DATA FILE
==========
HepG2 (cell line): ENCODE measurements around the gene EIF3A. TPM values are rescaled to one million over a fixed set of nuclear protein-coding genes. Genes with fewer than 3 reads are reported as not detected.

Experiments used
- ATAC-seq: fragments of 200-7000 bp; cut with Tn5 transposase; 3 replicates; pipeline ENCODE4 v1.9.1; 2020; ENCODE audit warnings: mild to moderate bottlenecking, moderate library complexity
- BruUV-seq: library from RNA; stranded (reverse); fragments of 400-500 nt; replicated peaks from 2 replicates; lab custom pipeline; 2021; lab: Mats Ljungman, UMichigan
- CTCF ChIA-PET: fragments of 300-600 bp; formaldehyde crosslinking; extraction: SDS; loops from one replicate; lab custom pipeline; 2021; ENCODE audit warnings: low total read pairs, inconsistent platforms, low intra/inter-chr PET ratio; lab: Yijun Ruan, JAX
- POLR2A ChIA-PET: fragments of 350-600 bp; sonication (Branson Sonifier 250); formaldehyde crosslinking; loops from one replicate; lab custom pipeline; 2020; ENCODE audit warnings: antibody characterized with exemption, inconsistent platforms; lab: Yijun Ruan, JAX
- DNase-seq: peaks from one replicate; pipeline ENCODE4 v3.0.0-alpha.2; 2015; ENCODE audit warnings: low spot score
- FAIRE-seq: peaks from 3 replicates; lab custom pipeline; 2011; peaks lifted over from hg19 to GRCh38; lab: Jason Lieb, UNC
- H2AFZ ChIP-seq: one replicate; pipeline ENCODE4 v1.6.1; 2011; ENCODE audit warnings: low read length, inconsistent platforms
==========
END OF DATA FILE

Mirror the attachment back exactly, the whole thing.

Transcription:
HepG2 (cell line): ENCODE measurements around the gene EIF3A. TPM values are rescaled to one million over a fixed set of nuclear protein-coding genes. Genes with fewer than 3 reads are reported as not detected.

Experiments used
- ATAC-seq: fragments of 200-7000 bp; cut with Tn5 transposase; 3 replicates; pipeline ENCODE4 v1.9.1; 2020; ENCODE audit warnings: mild to moderate bottlenecking, moderate library complexity
- BruUV-seq: library from RNA; stranded (reverse); fragments of 400-500 nt; replicated peaks from 2 replicates; lab custom pipeline; 2021; lab: Mats Ljungman, UMichigan
- CTCF ChIA-PET: fragments of 300-600 bp; formaldehyde crosslinking; extraction: SDS; loops from one replicate; lab custom pipeline; 2021; ENCODE audit warnings: low total read pairs, inconsistent platforms, low intra/inter-chr PET ratio; lab: Yijun Ruan, JAX
- POLR2A ChIA-PET: fragments of 350-600 bp; sonication (Branson Sonifier 250); formaldehyde crosslinking; loops from one replicate; lab custom pipeline; 2020; ENCODE audit warnings: antibody characterized with exemption, inconsistent platforms; lab: Yijun Ruan, JAX
- DNase-seq: peaks from one replicate; pipeline ENCODE4 v3.0.0-alpha.2; 2015; ENCODE audit warnings: low spot score
- FAIRE-seq: peaks from 3 replicates; lab custom pipeline; 2011; peaks lifted over from hg19 to GRCh38; lab: Jason Lieb, UNC
- H2AFZ ChIP-seq: one replicate; pipeline ENCODE4 v1.6.1; 2011; ENCODE audit warnings: low read length, inconsistent platforms